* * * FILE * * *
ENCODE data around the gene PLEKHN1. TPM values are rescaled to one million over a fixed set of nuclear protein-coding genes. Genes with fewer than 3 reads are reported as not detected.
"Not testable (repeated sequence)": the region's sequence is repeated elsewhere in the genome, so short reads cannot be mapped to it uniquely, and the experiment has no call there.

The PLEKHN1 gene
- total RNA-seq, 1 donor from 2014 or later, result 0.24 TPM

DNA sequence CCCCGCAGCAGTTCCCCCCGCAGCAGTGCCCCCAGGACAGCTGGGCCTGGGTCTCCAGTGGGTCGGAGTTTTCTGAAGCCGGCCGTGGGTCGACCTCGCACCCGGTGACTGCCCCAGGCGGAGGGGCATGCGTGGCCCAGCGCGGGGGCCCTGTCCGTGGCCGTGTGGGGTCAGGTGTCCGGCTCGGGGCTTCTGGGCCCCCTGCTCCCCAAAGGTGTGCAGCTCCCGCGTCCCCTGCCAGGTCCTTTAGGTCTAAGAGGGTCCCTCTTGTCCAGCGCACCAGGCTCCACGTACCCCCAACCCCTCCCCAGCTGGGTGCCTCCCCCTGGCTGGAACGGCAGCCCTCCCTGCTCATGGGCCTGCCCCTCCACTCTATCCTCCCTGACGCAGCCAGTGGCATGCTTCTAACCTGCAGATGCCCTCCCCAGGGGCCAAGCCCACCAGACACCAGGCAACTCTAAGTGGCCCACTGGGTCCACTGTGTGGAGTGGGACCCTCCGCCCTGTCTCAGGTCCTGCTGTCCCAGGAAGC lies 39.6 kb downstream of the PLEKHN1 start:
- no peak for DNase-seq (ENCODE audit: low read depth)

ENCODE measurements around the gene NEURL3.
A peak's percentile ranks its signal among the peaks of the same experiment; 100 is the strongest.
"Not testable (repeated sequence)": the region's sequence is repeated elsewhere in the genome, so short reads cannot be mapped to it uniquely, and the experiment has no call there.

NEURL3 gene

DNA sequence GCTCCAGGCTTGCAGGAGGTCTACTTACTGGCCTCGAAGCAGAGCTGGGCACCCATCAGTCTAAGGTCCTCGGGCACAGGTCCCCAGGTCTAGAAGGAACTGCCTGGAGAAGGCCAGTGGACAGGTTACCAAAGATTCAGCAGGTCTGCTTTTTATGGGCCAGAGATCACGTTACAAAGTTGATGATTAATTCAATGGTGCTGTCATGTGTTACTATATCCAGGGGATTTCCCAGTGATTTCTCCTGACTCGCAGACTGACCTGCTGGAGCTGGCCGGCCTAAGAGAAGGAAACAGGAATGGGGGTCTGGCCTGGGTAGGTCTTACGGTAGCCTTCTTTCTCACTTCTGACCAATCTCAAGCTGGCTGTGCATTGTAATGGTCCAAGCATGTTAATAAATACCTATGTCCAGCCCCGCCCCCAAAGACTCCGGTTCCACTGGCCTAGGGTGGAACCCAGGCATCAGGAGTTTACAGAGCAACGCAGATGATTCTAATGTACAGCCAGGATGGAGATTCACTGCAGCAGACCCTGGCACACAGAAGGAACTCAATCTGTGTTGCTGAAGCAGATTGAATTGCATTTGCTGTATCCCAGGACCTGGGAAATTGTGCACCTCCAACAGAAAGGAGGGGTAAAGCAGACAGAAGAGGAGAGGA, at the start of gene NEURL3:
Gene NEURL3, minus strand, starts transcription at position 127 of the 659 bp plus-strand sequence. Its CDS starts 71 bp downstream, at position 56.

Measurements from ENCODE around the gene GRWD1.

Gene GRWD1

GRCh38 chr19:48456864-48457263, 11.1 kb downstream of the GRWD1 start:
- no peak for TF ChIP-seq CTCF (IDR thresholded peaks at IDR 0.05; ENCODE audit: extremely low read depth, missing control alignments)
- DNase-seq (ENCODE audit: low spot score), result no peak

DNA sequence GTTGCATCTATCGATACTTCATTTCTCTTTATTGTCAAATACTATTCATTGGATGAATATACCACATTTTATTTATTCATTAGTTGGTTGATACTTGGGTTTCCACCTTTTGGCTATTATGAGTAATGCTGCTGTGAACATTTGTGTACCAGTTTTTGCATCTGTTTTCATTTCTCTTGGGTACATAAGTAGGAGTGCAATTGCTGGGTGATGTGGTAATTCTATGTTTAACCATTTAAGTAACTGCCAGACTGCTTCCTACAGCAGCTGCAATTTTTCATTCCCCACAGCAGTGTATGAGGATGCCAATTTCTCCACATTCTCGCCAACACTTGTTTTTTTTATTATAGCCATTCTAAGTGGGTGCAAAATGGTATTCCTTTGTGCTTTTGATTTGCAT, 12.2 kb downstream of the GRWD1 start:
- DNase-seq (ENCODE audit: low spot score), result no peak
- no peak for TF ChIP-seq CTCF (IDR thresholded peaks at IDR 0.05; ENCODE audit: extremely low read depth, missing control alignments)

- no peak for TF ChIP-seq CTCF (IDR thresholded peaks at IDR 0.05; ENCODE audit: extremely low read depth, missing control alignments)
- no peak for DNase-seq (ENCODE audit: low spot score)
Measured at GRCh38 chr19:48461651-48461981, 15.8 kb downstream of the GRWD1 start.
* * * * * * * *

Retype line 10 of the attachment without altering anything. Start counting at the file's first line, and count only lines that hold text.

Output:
NEURL3 gene